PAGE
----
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Beryllium

Satisfactory Essays
Beryllium

Beryllium is a highly toxic metal and if exposed to it, at or above the threshold values, it can lead to a chronic beryllium disease (CBD) (i.e. berylliosis) or an acute beryllium disease. Toxic exposure to beryllium is most often thru an inhalation pathway. Beryllium has a variety of effects. Some beryllium combines with a protein and is deposited in the liver, spleen and kidneys, but the beryllium when bound with a biological protein, a hapten, can result in the chronic form of the disease which is believed to be a delayed hypersensitivity immune response. The major toxicological effects of beryllium are on the respiratory tract,specifically the lungs and their alveoli.

Beryllium and its unique characteristic led to it being used widely in a variety of industries prior to is know toxic effects. Today it is know that beryllium is a highly toxic material which results in devastating toxic effects on the lungs. There has been drastic increases in the regulation in beryllium use so as to protect those that directly handle and work with the metal. With theses regulations, beryllium is fairly safe to work with and use in a variety of products and industries. In the following text, there will be a description of beryllium confusing history and toxic effects on the respiratory system of man.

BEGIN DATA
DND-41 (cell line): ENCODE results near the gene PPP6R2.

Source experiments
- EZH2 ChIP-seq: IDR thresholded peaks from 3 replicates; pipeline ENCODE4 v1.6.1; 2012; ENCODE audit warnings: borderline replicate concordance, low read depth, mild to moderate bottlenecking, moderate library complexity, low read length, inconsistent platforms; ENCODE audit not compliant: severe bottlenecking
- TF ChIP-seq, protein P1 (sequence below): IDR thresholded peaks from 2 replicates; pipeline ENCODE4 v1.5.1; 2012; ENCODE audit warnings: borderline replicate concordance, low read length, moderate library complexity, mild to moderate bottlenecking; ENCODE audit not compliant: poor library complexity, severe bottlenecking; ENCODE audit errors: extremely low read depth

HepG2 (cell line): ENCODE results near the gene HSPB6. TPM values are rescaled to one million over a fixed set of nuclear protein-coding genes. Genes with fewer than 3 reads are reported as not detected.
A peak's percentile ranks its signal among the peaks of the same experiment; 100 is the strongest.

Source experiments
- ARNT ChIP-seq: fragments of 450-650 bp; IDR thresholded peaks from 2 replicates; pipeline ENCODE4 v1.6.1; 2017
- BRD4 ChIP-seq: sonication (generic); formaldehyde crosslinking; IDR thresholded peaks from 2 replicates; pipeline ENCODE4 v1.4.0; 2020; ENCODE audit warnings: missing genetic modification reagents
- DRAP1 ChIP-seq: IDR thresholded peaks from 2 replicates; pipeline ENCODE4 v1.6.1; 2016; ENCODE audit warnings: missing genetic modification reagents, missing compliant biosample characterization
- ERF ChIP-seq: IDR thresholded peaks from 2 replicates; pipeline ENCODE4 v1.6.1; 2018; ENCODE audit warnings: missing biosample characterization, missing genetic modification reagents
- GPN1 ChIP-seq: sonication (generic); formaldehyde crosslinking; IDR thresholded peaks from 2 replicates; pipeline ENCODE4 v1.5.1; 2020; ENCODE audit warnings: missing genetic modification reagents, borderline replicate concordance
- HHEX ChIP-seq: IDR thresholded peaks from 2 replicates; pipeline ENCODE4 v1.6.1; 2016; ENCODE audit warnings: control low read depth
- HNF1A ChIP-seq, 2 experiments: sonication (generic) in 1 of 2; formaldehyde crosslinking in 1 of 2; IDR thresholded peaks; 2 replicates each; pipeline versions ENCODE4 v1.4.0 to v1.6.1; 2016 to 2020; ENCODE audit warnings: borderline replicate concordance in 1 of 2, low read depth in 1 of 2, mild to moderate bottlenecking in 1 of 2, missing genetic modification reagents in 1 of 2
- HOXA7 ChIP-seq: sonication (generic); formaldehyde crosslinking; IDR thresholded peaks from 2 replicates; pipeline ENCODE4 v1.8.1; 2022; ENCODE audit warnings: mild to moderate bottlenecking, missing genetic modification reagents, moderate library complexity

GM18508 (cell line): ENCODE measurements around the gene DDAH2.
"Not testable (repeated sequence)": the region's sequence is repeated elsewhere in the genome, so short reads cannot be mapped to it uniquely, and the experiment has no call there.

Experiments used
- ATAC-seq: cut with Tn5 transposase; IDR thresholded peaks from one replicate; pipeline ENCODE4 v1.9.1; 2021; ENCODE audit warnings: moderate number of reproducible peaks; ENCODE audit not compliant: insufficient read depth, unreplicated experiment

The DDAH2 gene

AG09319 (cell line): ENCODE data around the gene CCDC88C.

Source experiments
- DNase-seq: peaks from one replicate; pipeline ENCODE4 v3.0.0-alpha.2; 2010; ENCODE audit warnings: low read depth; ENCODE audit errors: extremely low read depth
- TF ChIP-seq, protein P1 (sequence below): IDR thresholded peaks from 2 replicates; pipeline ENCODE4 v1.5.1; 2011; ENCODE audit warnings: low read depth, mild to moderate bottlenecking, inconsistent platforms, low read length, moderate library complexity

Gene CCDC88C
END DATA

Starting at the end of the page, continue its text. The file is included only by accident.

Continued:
Beryllium has the symbol Be. In the older chemical literature, beryllium is called glucinium after the Greek word glykys meaning sweet, because of Vauquelin's initial description and observation of Beryllium. Beryllium's atomic number is 4, its atomic weight is 9.01 and in its pure metal form it melts at 1278 degrees Celsius.

The Beryllium element, an alkaline earth metal which belongs to group II of the periodic table, was first discovered in 1798 by L.M. Vauquelin. Vauquelin,a French chemist, was doing work with aluminum and noticed a white powder that was nothing like that of aluminum or any of its derivatives. Vauquelin named this mystery powder, gluinium because of its sweet taste was like that of glucose. In 1828, Wohler, a German metallurgist reduced it to its metallic form and renamed it beryllium.(figure 2)

There was no commercial application of beryllium until 1918 when Cooper patented a beryllium-aluminum alloy, which turn into the 'jump-start', into extending beryllium's application.

Following Cooper's patent of the beryllium alloy, Charles II in 1921, was intrigued by beryllium's light weight, extreme stiffness, high heat absorption and interesting nuclear cross section.
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